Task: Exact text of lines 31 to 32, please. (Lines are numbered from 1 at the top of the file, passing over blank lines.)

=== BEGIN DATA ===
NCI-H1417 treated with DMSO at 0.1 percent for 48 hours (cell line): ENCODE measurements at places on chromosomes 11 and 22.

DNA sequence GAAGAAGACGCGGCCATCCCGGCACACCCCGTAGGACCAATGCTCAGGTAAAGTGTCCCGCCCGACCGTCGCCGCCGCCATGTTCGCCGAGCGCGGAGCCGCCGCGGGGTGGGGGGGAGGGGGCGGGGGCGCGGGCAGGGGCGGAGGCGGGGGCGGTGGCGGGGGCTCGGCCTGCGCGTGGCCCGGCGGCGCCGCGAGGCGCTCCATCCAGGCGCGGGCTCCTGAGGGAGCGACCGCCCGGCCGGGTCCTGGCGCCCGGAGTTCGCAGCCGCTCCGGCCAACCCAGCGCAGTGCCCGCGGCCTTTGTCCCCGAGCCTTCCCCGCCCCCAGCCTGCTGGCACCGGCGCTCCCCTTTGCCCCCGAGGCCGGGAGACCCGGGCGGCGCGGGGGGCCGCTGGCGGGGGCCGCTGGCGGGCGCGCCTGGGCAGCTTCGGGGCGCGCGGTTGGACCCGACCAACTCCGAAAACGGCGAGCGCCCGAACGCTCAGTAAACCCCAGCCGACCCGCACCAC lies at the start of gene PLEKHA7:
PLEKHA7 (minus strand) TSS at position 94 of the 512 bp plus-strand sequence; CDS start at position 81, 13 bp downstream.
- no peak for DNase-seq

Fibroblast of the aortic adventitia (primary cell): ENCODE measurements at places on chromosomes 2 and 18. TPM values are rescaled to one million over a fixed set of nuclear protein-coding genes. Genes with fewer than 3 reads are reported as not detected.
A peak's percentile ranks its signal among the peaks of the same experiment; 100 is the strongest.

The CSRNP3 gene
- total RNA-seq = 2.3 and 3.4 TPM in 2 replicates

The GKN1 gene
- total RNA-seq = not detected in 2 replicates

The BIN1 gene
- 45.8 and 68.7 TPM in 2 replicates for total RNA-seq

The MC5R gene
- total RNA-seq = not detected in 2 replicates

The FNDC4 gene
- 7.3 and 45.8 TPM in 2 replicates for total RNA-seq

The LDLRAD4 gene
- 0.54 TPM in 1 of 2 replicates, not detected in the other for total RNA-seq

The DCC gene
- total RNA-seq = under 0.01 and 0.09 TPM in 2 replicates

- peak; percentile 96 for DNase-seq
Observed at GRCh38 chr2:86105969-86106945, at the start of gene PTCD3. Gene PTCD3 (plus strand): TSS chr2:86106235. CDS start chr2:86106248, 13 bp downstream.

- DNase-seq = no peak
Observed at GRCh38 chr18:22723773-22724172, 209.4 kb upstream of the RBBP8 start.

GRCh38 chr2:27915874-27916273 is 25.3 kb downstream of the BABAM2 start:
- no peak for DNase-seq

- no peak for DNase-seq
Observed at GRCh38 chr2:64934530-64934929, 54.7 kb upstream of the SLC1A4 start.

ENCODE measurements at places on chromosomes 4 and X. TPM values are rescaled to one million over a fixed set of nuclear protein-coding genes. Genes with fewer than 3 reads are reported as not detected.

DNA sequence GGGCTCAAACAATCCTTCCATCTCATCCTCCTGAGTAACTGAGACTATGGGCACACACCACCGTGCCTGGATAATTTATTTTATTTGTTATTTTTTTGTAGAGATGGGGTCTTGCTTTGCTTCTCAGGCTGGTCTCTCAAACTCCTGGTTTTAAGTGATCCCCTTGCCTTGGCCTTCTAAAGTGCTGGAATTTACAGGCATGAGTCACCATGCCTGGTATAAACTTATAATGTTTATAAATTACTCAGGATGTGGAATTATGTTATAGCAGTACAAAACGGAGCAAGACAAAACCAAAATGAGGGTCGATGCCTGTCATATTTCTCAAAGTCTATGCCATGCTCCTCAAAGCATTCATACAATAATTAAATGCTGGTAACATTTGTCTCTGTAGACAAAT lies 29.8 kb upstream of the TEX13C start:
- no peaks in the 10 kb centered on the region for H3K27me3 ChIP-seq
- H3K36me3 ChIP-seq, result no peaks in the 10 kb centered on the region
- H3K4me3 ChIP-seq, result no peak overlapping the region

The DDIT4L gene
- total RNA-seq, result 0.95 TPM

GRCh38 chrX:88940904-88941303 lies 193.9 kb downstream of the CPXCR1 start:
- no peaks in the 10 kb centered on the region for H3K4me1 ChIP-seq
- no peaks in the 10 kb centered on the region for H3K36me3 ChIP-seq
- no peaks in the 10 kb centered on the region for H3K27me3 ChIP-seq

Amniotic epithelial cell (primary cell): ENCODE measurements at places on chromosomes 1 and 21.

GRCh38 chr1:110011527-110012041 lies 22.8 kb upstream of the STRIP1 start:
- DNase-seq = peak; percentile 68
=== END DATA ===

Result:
- no peaks in the 10 kb centered on the region for H3K27me3 ChIP-seq
- H3K36me3 ChIP-seq, result no peaks in the 10 kb centered on the region